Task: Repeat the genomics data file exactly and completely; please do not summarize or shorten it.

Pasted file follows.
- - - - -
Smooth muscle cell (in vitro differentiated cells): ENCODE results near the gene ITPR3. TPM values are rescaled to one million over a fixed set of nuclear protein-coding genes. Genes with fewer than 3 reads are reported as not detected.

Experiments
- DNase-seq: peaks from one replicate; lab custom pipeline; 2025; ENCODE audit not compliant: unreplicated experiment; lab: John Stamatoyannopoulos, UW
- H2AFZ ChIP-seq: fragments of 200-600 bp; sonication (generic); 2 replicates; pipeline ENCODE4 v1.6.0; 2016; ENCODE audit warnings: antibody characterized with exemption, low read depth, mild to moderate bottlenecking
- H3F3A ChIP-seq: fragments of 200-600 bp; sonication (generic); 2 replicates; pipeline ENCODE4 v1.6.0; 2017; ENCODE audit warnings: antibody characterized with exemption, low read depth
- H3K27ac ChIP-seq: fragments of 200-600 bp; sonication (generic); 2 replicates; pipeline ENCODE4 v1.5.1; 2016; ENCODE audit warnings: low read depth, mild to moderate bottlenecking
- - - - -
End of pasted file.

Smooth muscle cell (in vitro differentiated cells): ENCODE results near the gene ITPR3. TPM values are rescaled to one million over a fixed set of nuclear protein-coding genes. Genes with fewer than 3 reads are reported as not detected.

Experiments
- DNase-seq: peaks from one replicate; lab custom pipeline; 2025; ENCODE audit not compliant: unreplicated experiment; lab: John Stamatoyannopoulos, UW
- H2AFZ ChIP-seq: fragments of 200-600 bp; sonication (generic); 2 replicates; pipeline ENCODE4 v1.6.0; 2016; ENCODE audit warnings: antibody characterized with exemption, low read depth, mild to moderate bottlenecking
- H3F3A ChIP-seq: fragments of 200-600 bp; sonication (generic); 2 replicates; pipeline ENCODE4 v1.6.0; 2017; ENCODE audit warnings: antibody characterized with exemption, low read depth
- H3K27ac ChIP-seq: fragments of 200-600 bp; sonication (generic); 2 replicates; pipeline ENCODE4 v1.5.1; 2016; ENCODE audit warnings: low read depth, mild to moderate bottlenecking